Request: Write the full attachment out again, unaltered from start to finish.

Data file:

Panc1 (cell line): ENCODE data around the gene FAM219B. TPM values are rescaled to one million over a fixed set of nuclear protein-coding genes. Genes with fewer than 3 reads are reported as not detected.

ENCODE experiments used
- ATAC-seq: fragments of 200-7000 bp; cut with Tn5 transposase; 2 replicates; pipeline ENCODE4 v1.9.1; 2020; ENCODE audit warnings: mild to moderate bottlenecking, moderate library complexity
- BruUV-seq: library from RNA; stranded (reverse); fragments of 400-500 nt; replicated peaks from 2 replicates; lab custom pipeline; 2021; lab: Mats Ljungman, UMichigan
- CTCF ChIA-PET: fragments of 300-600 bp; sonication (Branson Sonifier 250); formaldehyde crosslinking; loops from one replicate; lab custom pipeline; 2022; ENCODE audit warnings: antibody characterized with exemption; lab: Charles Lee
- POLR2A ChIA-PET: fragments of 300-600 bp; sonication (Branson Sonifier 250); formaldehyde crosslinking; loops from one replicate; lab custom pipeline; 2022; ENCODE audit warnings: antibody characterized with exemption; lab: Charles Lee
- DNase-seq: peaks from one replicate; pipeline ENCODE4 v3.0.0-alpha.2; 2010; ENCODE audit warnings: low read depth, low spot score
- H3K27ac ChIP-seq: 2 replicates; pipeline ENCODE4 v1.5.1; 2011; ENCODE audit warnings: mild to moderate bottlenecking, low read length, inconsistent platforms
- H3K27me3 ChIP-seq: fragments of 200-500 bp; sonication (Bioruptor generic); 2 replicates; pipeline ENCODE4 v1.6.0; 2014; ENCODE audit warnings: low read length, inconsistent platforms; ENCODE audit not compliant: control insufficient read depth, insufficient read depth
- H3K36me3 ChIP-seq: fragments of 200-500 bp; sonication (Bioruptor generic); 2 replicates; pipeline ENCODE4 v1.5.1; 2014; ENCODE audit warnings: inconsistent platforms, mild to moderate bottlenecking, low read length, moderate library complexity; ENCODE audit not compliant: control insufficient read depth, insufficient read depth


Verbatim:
Panc1 (cell line): ENCODE data around the gene FAM219B. TPM values are rescaled to one million over a fixed set of nuclear protein-coding genes. Genes with fewer than 3 reads are reported as not detected.

ENCODE experiments used
- ATAC-seq: fragments of 200-7000 bp; cut with Tn5 transposase; 2 replicates; pipeline ENCODE4 v1.9.1; 2020; ENCODE audit warnings: mild to moderate bottlenecking, moderate library complexity
- BruUV-seq: library from RNA; stranded (reverse); fragments of 400-500 nt; replicated peaks from 2 replicates; lab custom pipeline; 2021; lab: Mats Ljungman, UMichigan
- CTCF ChIA-PET: fragments of 300-600 bp; sonication (Branson Sonifier 250); formaldehyde crosslinking; loops from one replicate; lab custom pipeline; 2022; ENCODE audit warnings: antibody characterized with exemption; lab: Charles Lee
- POLR2A ChIA-PET: fragments of 300-600 bp; sonication (Branson Sonifier 250); formaldehyde crosslinking; loops from one replicate; lab custom pipeline; 2022; ENCODE audit warnings: antibody characterized with exemption; lab: Charles Lee
- DNase-seq: peaks from one replicate; pipeline ENCODE4 v3.0.0-alpha.2; 2010; ENCODE audit warnings: low read depth, low spot score
- H3K27ac ChIP-seq: 2 replicates; pipeline ENCODE4 v1.5.1; 2011; ENCODE audit warnings: mild to moderate bottlenecking, low read length, inconsistent platforms
- H3K27me3 ChIP-seq: fragments of 200-500 bp; sonication (Bioruptor generic); 2 replicates; pipeline ENCODE4 v1.6.0; 2014; ENCODE audit warnings: low read length, inconsistent platforms; ENCODE audit not compliant: control insufficient read depth, insufficient read depth
- H3K36me3 ChIP-seq: fragments of 200-500 bp; sonication (Bioruptor generic); 2 replicates; pipeline ENCODE4 v1.5.1; 2014; ENCODE audit warnings: inconsistent platforms, mild to moderate bottlenecking, low read length, moderate library complexity; ENCODE audit not compliant: control insufficient read depth, insufficient read depth